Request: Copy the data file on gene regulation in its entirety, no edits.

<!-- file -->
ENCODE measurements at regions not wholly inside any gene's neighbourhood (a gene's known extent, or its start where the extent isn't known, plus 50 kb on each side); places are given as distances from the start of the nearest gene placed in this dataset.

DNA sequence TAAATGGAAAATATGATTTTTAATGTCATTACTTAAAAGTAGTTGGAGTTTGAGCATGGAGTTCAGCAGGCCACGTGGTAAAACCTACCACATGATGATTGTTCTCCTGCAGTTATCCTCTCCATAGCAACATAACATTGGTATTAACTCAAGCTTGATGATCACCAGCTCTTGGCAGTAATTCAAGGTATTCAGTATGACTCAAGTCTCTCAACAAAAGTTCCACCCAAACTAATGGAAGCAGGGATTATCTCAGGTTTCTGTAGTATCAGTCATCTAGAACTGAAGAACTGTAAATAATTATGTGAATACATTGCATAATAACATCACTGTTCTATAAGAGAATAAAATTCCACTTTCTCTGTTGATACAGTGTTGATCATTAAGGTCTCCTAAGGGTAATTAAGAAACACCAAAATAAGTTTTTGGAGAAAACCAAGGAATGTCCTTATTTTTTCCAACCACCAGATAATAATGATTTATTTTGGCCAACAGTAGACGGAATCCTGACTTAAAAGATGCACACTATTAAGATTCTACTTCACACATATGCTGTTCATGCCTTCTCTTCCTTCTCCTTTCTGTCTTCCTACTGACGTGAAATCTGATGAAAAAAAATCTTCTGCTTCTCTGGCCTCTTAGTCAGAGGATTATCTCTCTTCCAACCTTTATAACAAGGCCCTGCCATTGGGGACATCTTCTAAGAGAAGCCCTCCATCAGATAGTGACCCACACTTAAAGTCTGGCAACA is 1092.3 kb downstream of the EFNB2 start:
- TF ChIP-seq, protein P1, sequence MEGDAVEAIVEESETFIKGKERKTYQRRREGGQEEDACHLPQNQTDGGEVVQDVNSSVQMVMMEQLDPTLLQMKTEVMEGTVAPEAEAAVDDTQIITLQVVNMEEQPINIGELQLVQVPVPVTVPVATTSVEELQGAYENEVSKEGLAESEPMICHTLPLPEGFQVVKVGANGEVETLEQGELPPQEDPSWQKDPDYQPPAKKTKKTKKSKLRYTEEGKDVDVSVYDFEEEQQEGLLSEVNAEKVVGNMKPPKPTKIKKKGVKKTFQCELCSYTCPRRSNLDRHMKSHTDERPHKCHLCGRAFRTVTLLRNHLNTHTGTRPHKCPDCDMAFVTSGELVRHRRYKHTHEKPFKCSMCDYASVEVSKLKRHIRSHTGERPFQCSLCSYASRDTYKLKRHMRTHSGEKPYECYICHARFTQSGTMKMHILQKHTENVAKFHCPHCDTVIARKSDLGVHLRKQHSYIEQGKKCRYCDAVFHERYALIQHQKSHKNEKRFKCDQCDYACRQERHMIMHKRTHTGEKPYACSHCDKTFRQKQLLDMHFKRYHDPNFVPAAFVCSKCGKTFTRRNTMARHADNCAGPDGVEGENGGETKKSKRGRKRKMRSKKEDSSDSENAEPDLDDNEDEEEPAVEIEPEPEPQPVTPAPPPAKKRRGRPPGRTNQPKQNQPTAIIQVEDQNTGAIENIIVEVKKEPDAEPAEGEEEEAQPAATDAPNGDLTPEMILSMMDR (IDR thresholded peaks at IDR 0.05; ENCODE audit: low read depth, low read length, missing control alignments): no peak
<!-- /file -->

ENCODE measurements at regions not wholly inside any gene's neighbourhood (a gene's known extent, or its start where the extent isn't known, plus 50 kb on each side); places are given as distances from the start of the nearest gene placed in this dataset.

DNA sequence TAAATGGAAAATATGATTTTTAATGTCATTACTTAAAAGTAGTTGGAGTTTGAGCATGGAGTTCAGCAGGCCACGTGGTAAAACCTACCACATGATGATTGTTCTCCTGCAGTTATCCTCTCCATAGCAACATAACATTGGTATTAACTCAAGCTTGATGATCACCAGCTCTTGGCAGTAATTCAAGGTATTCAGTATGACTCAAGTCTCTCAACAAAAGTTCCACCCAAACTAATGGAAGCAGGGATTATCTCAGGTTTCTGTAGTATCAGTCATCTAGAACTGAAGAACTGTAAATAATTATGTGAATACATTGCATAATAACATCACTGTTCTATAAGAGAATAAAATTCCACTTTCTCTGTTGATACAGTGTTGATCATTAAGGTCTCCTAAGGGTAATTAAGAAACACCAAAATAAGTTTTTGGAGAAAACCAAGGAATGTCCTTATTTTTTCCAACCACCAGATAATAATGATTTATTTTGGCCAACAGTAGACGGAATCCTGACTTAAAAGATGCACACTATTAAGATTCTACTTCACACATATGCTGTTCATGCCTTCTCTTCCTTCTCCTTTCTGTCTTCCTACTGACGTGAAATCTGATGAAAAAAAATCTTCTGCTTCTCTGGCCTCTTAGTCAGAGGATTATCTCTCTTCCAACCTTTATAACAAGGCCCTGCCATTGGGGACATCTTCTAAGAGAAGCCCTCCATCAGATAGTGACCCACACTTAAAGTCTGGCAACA is 1092.3 kb downstream of the EFNB2 start:
- TF ChIP-seq, protein P1, sequence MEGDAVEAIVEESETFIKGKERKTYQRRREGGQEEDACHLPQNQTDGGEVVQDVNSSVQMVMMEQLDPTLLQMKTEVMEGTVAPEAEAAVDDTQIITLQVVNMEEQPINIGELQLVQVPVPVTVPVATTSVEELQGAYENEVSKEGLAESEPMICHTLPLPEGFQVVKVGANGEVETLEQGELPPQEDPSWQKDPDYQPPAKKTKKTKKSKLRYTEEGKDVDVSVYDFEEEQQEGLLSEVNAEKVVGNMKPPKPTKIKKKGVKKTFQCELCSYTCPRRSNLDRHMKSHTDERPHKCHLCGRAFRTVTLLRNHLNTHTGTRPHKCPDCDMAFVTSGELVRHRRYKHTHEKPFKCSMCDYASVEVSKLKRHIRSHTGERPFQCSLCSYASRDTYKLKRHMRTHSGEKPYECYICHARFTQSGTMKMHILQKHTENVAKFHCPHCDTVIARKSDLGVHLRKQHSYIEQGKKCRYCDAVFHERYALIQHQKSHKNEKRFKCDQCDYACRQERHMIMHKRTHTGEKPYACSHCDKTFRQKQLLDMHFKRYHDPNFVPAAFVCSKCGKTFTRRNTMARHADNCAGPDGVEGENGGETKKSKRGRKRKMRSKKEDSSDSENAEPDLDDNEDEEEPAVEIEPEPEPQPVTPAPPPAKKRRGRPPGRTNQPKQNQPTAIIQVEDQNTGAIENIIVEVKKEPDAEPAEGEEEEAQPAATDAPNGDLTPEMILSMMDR (IDR thresholded peaks at IDR 0.05; ENCODE audit: low read depth, low read length, missing control alignments): no peak